As for space to grow, almost every neighborhood in the city has gardening green space. The Hmong in the Twin Cities especially have large gardens and often till their entire lawns for growing vegetables. My grouchy neighbor keeps calling the city on the Hmong across the street, who keep on planting an immaculate garden on a ridge that is not owned by them but is unused space that nearly hangs into their property. I’ve benefited from the seed that blows from their garden into my back yard. A few years ago when I drafted my sister to help me clean up the local community garden two blocks from my house, I was the only available gardener in the area. My sister looked around the tumble-down neighborhood and assumed poverty. “Well, if they are poor,” she asked me, “why don’t they plant a garden.” Planning, time and care. Concepts I struggled to teach the little boys that come to hover with me over the plants I was growing—“Waiting all summer for a red tomato, cummon! Can we have hamburgers?” they would say. I tried to complete the cycle for them by making fried green tomatoes with them and then hooking it in to their own reality by watching the movie, “Fried Green Tomatoes.”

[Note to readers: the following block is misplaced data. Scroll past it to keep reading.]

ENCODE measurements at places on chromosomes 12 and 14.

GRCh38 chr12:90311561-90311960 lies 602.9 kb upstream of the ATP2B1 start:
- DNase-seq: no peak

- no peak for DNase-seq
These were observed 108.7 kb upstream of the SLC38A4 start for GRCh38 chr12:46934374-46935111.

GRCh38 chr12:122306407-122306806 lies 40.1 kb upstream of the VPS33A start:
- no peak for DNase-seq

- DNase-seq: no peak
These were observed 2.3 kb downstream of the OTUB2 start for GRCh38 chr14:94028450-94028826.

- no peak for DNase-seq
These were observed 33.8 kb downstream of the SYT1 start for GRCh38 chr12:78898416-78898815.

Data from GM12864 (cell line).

In my college dorm days, when I signed up for meal plans, I was not allowed to select the cheapest option for food service dining because my dorm only had one kitchen for 200 women. The meal plan was designed for those who lived off campus. It gave the student 350 meal dollars to spend per quarter. I requested an exemption from this requirement, because I knew how to cook, would cook, and wasn’t going to go bulimic on anyone. They said, no, requiring me to purchase the smallest meal plan at least, which was 10 meals a week for a little over $1000 per quarter. The 20 meals per week plan cost nearly $2000 per quarter; currently it costs nearly $3000. I bemoaned the ruling but then happened on an idea. I could just submit the dining election of my choice and unless they cross-referenced with the housing office, I could slip through the cracks. That year, I was always to be found cooking and studying in the abandoned kitchen. I used my dining dollars for lunch on the days I had class. And I cooked enough good food to share.
What is the advantage of growing your own food? It teaches the gardener the cycle of sustenance and the value of food, guarding against wastefulness and lack of appreciation for the production of good food. These principles “pay off” when integrated into an entire lifestyle. Try coming to my mother’s table and leaving for waste half a serving of the fresh peas she just picked, cleaned and prepared. Remember, this is the woman that rescues the twice thrown away. When one of my roommates couldn’t resist devouring my freshly harvested and frozen sweet corn from the refrigerator, and offered to replace it with corn from the store, I told her the corn she ate and the corn from the store were two vastly different things and I don’t eat the later. The only thing that would be suitable replacement is if she traveled to my parents and helped my Mom harvest, clean and put away corn for a day.